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Recognize Martian Addresses for Routing

 

Understanding Martian Addresses

Martian addresses are host or network addresses about which all routing information is ignored. When received by the routing device, these routes are ignored. They commonly are sent by improperly configured systems on the network and have destination addresses that are obviously invalid.

In IPv6, the loopback address and the multicast resolve and discard routes are the default martian addresses.

In Junos OS Release 10.4R5 and later, the reserved IPv6 multicast address space (ff00::/8 and ff02::/16) is added to the list of martian addresses.

In Junos OS Release 9.6 and later, you can configure Class E addresses on interfaces. Class E addresses are treated like any other unicast address for the purpose of forwarding. To allow Class E addresses to be configured on interfaces, you must remove the Class E prefix from the list of martian addresses. To remove the Class E prefix from the list of martian addresses include the martians 240/4 orlonger allow statement at the [edit routing-options] hierarchy level.

To view the default and configured martian routes, run the show route martians command.

IPv4 Martian Addresses

user@host> show route martians table inet.

IPv6 Martian Addresses

user@host> show route martians table inet6

Example: Removing the Class E Prefix on Martian Addresses

This example shows how to remove the Class E prefix from the list of martian addresses.

Requirements

No special configuration beyond device initialization is required before configuring this example.

Overview

In this example, Junos OS defaults are modified to allow the 240.0.0.0/4 address block. This block of addresses is known as the experimental Class E addresses. In Junos OS Release 9.6 and later, you can configure Class E addresses on interfaces and use them for forwarding traffic. However, to do this, you must first allow routing on this address block.

This example also shows how to modify the martian addresses in the IPv6 routing table, inet6.0.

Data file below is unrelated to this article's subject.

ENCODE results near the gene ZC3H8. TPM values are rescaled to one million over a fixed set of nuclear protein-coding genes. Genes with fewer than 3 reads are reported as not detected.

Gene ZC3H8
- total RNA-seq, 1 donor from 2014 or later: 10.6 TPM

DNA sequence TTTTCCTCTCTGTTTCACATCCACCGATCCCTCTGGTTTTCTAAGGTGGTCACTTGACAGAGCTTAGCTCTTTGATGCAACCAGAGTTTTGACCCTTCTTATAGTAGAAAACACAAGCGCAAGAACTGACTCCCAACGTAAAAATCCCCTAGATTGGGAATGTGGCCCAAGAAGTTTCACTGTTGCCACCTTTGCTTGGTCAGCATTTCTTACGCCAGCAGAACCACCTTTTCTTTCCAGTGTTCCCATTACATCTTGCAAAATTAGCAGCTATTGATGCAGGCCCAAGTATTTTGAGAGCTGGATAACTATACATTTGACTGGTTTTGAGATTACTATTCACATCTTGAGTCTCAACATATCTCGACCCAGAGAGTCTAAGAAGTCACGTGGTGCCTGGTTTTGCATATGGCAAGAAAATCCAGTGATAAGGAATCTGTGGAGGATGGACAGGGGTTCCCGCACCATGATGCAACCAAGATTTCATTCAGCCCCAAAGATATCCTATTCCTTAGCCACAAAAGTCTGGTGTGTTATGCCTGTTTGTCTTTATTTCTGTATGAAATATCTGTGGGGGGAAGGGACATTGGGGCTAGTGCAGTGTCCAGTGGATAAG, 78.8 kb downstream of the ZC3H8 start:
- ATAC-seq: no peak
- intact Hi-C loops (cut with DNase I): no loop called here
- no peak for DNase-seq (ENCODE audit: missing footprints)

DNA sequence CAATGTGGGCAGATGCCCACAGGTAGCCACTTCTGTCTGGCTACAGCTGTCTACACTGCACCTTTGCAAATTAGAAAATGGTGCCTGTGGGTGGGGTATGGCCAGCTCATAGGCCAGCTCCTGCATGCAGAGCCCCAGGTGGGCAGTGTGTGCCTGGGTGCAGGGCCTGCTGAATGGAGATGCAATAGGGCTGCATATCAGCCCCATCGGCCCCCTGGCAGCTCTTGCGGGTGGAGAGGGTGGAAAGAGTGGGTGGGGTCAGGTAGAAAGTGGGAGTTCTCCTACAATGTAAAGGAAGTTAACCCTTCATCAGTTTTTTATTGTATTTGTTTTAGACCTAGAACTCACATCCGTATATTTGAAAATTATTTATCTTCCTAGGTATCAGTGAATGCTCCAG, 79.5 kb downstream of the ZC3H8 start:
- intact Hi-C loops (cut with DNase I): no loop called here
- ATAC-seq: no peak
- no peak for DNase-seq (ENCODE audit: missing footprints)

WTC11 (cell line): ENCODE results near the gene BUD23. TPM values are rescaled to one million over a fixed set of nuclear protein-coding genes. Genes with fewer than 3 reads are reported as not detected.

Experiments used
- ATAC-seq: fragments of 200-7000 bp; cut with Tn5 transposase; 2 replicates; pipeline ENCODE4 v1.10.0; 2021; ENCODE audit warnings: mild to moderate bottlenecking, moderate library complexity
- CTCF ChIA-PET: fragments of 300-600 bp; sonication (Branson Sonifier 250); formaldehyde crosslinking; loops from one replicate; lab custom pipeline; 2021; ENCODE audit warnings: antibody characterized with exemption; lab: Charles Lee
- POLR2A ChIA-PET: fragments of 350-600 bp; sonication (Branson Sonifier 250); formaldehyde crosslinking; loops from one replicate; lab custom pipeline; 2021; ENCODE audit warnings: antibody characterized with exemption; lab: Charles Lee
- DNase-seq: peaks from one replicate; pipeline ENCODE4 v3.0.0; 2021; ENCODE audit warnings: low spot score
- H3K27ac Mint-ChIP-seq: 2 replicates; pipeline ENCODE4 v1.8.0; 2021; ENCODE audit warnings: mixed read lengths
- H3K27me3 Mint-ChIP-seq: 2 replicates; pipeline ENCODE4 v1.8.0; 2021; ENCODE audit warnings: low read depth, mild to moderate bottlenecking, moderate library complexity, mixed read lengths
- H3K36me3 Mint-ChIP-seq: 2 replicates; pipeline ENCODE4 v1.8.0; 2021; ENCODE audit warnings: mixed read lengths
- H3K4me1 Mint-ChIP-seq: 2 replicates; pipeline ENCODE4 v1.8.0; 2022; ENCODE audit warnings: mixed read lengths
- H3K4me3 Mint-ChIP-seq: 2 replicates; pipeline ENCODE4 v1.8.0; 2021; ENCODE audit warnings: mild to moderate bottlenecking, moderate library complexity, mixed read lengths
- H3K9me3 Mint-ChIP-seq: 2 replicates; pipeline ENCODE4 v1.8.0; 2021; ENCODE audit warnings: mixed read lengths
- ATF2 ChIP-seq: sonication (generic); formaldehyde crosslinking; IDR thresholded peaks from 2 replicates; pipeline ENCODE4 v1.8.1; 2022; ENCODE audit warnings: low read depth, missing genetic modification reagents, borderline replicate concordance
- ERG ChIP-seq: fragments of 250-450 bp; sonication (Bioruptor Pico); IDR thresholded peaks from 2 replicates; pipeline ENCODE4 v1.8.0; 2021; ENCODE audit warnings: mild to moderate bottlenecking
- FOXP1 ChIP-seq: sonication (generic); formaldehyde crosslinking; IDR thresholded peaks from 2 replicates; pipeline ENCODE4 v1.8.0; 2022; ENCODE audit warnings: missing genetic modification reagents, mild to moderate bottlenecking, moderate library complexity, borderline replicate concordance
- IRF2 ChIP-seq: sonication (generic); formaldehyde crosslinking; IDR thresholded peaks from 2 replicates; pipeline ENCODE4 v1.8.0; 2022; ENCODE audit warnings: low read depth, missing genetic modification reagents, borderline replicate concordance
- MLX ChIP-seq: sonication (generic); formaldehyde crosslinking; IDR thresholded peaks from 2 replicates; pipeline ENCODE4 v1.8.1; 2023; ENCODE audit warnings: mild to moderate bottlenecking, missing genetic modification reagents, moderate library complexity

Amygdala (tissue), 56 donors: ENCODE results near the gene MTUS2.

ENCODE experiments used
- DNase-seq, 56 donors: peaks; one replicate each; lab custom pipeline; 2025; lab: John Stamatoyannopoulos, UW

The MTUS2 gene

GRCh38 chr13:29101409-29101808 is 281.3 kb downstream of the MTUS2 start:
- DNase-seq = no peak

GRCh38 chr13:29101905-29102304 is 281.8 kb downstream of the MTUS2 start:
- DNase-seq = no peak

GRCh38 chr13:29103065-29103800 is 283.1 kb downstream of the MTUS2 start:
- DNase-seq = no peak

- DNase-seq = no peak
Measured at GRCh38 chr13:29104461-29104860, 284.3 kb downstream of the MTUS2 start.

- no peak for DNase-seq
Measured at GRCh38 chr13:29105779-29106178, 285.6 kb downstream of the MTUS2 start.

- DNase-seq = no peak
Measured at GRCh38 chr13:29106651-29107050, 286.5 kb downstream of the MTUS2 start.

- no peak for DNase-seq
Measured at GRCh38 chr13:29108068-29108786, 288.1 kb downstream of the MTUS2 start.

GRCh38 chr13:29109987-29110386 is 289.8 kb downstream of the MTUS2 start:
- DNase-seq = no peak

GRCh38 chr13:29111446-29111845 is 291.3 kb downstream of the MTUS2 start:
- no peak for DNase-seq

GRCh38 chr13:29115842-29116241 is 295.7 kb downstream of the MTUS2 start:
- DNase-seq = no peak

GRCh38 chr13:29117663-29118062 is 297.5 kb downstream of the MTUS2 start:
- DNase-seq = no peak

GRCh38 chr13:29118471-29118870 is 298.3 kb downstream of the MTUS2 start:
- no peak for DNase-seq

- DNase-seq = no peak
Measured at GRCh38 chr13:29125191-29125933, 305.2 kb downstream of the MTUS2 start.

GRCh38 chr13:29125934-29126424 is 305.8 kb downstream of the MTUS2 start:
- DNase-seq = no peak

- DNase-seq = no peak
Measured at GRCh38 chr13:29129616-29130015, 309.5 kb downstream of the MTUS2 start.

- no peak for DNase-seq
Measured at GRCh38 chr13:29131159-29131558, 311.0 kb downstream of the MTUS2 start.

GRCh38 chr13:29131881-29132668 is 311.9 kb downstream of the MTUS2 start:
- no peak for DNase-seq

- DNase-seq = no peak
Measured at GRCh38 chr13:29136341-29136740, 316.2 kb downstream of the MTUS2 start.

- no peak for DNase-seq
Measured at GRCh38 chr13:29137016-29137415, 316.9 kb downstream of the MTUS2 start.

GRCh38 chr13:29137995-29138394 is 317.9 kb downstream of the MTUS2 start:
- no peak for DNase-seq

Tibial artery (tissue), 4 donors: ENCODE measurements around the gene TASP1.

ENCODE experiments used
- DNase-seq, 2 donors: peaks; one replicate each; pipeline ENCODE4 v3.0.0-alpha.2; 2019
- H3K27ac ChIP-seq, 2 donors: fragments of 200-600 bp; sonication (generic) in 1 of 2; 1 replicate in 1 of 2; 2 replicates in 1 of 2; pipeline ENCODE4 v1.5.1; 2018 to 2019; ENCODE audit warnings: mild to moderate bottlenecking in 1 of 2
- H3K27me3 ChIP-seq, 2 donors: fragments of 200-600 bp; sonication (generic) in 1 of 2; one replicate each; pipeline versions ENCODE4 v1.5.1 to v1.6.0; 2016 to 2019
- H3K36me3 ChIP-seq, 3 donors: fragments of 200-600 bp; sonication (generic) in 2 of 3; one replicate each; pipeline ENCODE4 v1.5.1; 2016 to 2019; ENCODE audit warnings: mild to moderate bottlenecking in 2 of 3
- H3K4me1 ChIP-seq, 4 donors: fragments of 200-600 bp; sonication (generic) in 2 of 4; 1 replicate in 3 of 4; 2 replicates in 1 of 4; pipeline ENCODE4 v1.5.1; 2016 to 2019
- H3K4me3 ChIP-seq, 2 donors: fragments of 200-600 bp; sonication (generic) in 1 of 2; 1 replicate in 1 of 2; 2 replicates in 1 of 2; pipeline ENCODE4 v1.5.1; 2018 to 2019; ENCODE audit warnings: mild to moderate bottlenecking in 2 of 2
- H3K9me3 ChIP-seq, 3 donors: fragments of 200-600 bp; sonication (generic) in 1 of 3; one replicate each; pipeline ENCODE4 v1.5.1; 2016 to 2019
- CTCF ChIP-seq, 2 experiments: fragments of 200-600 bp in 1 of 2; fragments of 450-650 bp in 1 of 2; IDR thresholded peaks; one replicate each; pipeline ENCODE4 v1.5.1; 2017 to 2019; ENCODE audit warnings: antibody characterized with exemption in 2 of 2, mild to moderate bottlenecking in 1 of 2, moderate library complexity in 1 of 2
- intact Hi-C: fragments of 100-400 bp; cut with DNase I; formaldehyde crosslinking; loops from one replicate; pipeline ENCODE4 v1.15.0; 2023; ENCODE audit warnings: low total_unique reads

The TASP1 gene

Configuration

CLI Quick Configuration

To quickly configure this example, copy the following commands, paste them into a text file, remove any line breaks, change any details necessary to match your network configuration, and then copy and paste the commands into the CLI at the [edit] hierarchy level.

Step-by-Step Procedure

The following example requires you to navigate various levels in the configuration hierarchy. For information about navigating the CLI, see Using the CLI Editor in Configuration Mode in the CLI User Guide.

To configure martian routes:

  1. Allow Class E addresses in the default unicast routing table.
  2. Allow Class E addresses in the routing table that is used for the IPv4 multicast forwarding cache.
  3. Allow Class E addresses in the routing table that is used for multicast reverse path forwarding (RPF) lookup.
  4. Allow Class E addresses in the routing table that stores MPLS LSP information.
  5. Add a disallowed martian route to the IPv6 unicast routing table.
  6. If you are done configuring the device, commit the configuration.

Results

Confirm your configuration by issuing the show routing-options command. If the output does not display the intended configuration, repeat the instructions in this example to correct the configuration.

Verification

Confirm that the configuration is working properly.

Verifying That the 240.0.0.0/4 Routes Are Now Accepted

Purpose

Make sure that the 240.0.0.0/4 route appears in the routing tables as allowed.

Action

user@host> show route martians table inet.

Meaning

The output shows that the 240.0.0.0/4 route is allowed.

Verifying That the fd00::/8 Routes Are Now Rejected

Purpose

Make sure that the fd00::/8 route appears in the IPv6 unicast routing table as disallowed.

Action

user@host> show route martians table inet6.0

Meaning

The output shows that the fd00::/8 route is disallowed.